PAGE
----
Most Read
    Image 01 Image 02 Image 03

    Did Obamacare Create the Expectation of Universal Health Coverage?

    Did Obamacare Create the Expectation of Universal Health Coverage?

    And did Obamacare solidify the belief that the federal government should provide it?

    Was the end goal of Obamacare to create the expectation of universal health coverage?

    Charles Krauthammer thinks so:

    On Friday’s edition of ‘Special Report’ on Fox News Channel, syndicated columnist Charles Krauthammer made the case that President Obama’s strategy for Obamacare was not to create a perfect health care system, but to create the expectation that health care is something the government is responsible for. He said Obama had been successful at “creating the expectation of universal care” and that as a result “the zeitgeist of the country has really changed.”…

    “That is the logic of Obamacare. It was a jerry-rigged system which would temporarily create an entitlement, but would not work because it is financially impossible… But they have succeeded at creating the expectation of universal care, and once you have that… What we’re going to get is Democrats going to a single payer,” he added.

    This is indeed what most of us have been hearing and thinking ever since Obamacare was passed—that the passage and then the implementation of Obamacare would constitute a point of psychological and systemic no-return because entitlements cannot ordinarily be turned back. Even if the GOP could agree on a way to roll back Obamacare (and so far, they haven’t been able to), the idea was that the public would not accept a more conservative approach anymore, because they have become wedded to the idea that health care must be a government-guaranteed right and not a privilege.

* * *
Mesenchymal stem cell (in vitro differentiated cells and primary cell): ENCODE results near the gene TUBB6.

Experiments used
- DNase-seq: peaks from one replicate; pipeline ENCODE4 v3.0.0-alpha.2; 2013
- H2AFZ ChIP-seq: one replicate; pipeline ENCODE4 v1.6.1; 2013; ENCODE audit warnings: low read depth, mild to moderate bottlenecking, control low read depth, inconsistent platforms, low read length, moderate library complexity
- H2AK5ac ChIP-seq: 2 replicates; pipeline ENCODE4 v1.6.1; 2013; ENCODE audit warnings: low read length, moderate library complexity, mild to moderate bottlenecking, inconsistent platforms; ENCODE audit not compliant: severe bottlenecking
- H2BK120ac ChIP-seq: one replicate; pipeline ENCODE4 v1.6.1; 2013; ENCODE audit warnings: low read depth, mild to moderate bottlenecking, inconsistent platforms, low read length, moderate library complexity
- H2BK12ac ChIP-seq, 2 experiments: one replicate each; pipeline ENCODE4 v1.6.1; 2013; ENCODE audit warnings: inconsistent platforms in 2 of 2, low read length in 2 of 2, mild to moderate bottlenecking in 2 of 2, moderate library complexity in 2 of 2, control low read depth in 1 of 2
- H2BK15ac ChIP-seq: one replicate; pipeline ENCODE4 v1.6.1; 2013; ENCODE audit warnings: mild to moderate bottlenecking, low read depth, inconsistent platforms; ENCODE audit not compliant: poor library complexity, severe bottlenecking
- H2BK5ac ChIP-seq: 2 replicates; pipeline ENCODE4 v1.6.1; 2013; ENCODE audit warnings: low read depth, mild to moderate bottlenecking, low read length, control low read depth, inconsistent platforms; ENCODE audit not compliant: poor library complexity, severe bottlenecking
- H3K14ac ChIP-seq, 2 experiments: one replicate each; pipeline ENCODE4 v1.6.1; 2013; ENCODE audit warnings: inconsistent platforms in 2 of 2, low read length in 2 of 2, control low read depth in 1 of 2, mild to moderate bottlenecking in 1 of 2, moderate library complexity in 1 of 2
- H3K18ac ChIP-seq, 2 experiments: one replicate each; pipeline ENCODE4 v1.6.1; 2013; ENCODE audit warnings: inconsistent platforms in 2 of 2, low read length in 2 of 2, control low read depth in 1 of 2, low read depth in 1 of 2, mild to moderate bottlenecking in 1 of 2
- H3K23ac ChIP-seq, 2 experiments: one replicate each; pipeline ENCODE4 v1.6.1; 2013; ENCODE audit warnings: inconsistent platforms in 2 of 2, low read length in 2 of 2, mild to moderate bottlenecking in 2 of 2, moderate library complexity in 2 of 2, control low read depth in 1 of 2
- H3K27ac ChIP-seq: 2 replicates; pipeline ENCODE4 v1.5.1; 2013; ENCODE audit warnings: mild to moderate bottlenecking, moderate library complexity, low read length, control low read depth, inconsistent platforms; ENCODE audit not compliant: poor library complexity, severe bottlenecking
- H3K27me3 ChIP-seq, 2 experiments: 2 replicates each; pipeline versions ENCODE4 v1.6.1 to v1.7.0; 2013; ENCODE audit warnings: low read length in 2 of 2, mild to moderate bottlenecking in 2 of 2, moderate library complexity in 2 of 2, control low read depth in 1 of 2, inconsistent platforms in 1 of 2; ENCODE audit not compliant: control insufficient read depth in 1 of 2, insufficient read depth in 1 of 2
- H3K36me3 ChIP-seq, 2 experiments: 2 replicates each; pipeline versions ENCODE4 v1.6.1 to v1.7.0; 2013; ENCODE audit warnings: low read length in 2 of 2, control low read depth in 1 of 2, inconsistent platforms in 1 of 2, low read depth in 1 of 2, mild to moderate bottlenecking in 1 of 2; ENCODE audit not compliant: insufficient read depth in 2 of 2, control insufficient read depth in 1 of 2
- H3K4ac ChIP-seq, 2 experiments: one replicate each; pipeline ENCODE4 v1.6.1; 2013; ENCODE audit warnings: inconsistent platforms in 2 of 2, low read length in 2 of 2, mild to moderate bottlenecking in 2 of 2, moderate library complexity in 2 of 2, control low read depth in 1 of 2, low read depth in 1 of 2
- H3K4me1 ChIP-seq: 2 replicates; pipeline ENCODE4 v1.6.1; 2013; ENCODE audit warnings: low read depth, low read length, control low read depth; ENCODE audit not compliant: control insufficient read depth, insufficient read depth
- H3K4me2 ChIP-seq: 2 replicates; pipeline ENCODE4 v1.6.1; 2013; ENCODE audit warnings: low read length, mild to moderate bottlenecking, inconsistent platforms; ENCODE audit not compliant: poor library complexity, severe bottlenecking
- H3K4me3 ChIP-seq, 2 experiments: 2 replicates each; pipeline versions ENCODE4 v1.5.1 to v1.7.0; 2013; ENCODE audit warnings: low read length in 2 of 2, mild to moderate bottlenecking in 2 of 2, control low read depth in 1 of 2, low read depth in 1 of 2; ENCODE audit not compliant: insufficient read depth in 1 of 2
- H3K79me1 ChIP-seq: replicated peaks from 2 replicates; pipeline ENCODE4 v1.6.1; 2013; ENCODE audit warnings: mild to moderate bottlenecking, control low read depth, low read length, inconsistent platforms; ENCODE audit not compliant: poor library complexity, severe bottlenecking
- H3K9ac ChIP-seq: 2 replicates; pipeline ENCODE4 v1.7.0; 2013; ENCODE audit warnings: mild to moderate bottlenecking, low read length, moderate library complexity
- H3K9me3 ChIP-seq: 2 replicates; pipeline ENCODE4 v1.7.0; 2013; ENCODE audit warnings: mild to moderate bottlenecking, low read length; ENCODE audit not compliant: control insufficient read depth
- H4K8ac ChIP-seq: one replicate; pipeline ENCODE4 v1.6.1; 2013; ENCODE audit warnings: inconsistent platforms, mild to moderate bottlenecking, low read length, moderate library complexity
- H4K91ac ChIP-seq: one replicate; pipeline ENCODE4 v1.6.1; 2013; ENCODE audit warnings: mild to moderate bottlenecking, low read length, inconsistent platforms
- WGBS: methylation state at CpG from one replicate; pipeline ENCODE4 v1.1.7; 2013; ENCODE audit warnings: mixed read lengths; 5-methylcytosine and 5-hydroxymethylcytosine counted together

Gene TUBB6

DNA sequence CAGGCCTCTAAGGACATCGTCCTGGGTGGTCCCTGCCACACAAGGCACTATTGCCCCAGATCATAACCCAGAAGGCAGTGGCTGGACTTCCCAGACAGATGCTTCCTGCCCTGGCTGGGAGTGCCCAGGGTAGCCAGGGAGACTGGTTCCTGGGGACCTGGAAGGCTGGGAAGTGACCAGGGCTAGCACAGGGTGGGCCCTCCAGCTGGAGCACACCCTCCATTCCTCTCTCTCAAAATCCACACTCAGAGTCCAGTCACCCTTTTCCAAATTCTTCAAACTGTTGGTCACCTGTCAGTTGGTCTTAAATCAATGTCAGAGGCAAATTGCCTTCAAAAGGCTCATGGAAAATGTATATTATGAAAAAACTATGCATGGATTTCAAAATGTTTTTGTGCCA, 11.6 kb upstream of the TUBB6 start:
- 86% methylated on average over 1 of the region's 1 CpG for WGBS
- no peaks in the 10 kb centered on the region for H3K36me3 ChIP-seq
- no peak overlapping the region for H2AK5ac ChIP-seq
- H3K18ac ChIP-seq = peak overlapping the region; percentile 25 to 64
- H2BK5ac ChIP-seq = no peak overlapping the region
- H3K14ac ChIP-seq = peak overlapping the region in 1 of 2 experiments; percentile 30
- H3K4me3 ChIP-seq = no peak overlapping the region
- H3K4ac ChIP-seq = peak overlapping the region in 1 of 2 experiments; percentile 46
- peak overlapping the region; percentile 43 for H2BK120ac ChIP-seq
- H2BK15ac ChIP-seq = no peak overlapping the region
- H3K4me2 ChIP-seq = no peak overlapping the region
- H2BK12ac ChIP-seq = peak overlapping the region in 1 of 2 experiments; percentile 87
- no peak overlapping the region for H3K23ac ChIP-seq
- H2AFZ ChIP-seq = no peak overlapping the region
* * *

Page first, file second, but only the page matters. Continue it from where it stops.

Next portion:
But I’m also inclined to turn Krauthammer’s idea on its head. I reflect that Obamacare was preceded many decades ago by Medicare, and then in the early part of the 21st century by Part D (passed by the GOP, you may recall). In between (1986) we had EMTALA, the law that guaranteed emergency medical care at hospitals and didn’t really figure out how to pay for it—a law that was passed by a Republican Senate and Democratic House, and signed by Ronald Reagan, as part of a larger bill:

    That’s government racketeering explained in a nutshell: create the problem (strain on hospitals due to mandated free care) and use it as an excuse for wealth transfer, which is what universal healthcare amounts to in the end. And look how perfectly it works. The requirements under EMTALA are ostensibly what led to “Romneycare” and inspired the Heritage Foundation and Newt Gingrich to propose government- mandated health insurance coverage, giving liberals and libertarians a fair basis for pointing to “conservatives” as the ones who first proposed health insurance mandates.